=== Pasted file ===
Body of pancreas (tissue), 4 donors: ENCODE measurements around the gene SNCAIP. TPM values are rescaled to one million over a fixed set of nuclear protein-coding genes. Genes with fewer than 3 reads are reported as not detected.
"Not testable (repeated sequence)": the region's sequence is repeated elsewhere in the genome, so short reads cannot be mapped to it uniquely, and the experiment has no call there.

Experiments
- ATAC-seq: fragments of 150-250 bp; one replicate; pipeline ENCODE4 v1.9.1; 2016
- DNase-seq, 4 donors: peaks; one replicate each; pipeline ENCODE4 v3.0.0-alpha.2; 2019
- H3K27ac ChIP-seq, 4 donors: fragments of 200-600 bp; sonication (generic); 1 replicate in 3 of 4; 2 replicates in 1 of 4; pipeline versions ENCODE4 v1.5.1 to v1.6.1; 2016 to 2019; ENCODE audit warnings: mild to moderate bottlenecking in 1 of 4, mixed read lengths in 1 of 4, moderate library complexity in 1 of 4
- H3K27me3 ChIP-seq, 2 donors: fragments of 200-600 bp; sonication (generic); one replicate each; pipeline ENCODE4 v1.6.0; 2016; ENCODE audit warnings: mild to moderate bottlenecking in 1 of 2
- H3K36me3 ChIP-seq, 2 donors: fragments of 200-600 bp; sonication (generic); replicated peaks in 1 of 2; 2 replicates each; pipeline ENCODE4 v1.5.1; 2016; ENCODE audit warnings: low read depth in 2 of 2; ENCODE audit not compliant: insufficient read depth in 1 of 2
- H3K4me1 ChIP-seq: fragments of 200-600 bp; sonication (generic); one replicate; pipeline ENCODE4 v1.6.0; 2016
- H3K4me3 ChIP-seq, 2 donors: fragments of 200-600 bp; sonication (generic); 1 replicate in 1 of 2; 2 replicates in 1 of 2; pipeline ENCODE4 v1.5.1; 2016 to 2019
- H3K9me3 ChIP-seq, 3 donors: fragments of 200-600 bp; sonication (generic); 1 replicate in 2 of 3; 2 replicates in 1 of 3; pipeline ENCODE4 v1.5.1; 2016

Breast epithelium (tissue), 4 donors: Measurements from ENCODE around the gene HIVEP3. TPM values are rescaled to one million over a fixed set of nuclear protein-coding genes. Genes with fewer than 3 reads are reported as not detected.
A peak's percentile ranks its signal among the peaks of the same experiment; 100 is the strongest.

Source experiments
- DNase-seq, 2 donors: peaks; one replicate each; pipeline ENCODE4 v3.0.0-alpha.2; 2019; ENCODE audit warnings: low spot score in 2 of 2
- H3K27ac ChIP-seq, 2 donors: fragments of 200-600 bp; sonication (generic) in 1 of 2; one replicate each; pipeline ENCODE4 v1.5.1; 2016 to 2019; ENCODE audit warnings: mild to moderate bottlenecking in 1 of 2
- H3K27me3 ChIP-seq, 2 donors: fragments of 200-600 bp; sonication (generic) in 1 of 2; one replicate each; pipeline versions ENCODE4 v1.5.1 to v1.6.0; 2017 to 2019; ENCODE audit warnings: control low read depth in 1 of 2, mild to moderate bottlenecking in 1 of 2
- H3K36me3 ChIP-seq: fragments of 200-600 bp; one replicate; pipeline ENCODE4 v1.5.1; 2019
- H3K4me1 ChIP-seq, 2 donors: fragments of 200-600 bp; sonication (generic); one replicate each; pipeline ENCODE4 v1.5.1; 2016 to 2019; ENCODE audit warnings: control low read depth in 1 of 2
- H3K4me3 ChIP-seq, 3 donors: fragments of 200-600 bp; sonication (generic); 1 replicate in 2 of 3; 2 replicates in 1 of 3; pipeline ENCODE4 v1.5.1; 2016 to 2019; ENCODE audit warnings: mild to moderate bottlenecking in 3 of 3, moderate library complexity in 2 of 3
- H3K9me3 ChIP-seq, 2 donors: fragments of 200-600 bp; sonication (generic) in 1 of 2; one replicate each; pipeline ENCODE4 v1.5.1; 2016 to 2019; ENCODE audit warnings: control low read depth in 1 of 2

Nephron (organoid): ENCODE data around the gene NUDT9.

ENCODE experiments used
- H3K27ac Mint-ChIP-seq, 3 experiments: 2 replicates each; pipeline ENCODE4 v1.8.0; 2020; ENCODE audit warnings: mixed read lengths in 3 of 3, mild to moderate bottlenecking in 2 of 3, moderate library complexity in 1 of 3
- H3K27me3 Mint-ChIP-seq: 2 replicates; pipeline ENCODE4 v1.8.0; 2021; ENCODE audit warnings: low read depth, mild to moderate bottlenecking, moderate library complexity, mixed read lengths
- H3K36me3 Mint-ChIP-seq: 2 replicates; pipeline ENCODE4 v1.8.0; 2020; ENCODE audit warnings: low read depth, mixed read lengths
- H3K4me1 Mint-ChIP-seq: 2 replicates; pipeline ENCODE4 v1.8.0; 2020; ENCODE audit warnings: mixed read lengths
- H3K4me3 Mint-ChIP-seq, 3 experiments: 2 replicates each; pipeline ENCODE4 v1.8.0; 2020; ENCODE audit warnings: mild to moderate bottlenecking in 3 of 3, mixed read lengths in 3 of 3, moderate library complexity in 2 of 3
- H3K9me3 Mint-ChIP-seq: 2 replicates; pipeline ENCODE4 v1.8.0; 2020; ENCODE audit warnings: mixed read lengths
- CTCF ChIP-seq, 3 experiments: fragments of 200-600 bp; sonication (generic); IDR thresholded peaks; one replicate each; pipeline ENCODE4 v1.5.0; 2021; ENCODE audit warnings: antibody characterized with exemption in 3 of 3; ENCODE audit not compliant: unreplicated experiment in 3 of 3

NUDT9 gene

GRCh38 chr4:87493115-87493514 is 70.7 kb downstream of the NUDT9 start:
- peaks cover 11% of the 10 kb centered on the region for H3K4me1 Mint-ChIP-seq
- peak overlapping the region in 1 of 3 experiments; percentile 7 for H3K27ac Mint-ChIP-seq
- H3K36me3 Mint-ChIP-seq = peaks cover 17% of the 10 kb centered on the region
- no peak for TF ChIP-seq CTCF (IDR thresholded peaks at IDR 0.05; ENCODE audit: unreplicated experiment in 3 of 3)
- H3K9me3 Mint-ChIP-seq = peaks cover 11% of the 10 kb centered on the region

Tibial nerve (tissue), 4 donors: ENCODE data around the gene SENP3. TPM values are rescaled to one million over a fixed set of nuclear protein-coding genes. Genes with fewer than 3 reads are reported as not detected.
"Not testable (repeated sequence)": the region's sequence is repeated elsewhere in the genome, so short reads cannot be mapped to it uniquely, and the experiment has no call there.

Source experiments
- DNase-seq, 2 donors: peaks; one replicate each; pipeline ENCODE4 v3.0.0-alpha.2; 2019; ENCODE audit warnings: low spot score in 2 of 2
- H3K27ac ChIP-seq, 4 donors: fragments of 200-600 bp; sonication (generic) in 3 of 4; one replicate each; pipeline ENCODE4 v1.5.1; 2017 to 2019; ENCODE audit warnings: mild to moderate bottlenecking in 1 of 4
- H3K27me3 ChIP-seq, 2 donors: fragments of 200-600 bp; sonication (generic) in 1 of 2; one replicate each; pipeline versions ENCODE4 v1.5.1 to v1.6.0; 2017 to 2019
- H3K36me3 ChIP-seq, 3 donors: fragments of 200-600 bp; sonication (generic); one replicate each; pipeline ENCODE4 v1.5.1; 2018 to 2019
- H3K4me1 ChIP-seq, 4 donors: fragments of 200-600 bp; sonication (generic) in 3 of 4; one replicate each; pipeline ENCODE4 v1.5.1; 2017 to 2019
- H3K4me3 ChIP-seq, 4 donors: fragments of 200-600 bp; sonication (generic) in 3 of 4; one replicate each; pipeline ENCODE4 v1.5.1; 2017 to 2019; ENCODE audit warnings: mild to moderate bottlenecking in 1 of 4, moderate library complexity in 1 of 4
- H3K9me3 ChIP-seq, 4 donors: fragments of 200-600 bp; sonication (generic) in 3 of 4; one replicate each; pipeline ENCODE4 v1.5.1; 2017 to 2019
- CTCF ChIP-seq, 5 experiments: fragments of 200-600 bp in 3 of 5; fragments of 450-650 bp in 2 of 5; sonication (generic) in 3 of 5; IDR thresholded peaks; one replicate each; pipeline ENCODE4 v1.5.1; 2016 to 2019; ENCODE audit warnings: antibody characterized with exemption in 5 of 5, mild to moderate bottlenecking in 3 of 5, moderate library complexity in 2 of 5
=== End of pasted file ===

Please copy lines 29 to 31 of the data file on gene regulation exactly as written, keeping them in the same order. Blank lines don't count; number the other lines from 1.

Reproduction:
- H3K9me3 Mint-ChIP-seq: 2 replicates; pipeline ENCODE4 v1.8.0; 2020; ENCODE audit warnings: mixed read lengths
- CTCF ChIP-seq, 3 experiments: fragments of 200-600 bp; sonication (generic); IDR thresholded peaks; one replicate each; pipeline ENCODE4 v1.5.0; 2021; ENCODE audit warnings: antibody characterized with exemption in 3 of 3; ENCODE audit not compliant: unreplicated experiment in 3 of 3

NUDT9 gene